Tuesday, March 31, 2009

Books (entertainment)

I know I talk a lot about tv in my blog but never really mention books. That's because I haven't really read a book in ages. I used to love books when I was a kid, but even then, I had a lot of trouble keeping focus. This was especially true of "classics". I read half of Beloved, half of The Great Gatsby, half of Flowers for Algernon, half of Oliver Twist, two chapters of To Kill a Mockingbird, two chapters of Red Badge of Courage, ten chapters of Moby Dick, and I'm sure there are more half-read classics but those are just the ones off the top of my head.

When I read fantasy/sci-fi books I read Terry Brooks (which some people deem "Tolkien lite") and never touched Tolkien or any of the Harry Potter books. I've bought a few non-fiction books over the last few years and the furthest I got was half-way through Friedman's The World is Flat. I do better with short story collections, including books about traders and gamblers, and most recently I found both of Chelsea Handler's collections of short stories quite enjoyable.

The reason I suddenly feel like talking about books is that I've noticed a lot of people on the subway lately with Kindles, Amazon's electronic book device. I've read terrific reviews about the Kindle and I think it'd make a great present for most people. However, if I were to kill time on the subway, I'd use my video IPod. Not only to catch up on tv shows that I've missed, but even if I wanted a book, I'd do an audiobook. My favorite is Anthony Bourdain's Kitchen Confidential. It's a great read that I highly recommend for anyone, but I think the audiobook is even better because his voice really brings life to the narration.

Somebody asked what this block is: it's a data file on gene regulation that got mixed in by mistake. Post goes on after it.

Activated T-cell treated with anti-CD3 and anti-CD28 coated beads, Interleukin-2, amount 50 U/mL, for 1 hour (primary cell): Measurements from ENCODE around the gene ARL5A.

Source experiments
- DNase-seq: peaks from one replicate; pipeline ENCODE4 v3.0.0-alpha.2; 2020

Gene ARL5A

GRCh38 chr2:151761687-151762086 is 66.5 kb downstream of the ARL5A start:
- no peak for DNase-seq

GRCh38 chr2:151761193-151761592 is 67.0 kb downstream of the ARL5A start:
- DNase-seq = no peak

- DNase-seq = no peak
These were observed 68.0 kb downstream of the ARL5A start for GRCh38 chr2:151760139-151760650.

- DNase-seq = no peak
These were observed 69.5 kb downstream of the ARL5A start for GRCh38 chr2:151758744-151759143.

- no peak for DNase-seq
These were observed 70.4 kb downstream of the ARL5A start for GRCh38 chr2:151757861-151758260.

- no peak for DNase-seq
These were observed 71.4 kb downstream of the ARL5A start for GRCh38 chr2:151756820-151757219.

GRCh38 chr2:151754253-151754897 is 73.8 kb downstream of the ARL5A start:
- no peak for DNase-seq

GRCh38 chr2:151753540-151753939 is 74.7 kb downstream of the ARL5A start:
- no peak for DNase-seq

Sometimes I feel it's kind of a shame that I don't read much nowadays. As a kid I was at the library a good amount. I used to fill those Scholastic book order forms month after month. My favorite author was Agatha Christie. My favorite book of hers was the ABC Murders, because it was the first time I'd come across the plot of a murderer with one intended victim creating fake serial killings to cover his tracks, something that reappears now and again in tv and movies. My only problem was that I often found her solutions to be a little far-fetched. It wasn't to the point of deus ex machina, but it wasn't often that one could logically come to her conclusions. When I felt that I wanted a shot at solving the mystery, I read Encyclopedia Brown.

I've heard so many times how "the book was way better than the movie" in reference to the LOTR, Harry Potter, DaVinci Code and other modern classics adapted to the big screen. I find that these films are usually more than adequate, especially the ones with decent budgets. Maybe someone can recommend a book that is great, not too long, and won't be made into a movie?

1 comment :

thg said...

An audio book recommendation: Jeremy Iron's reading of Lolita. Brilliant.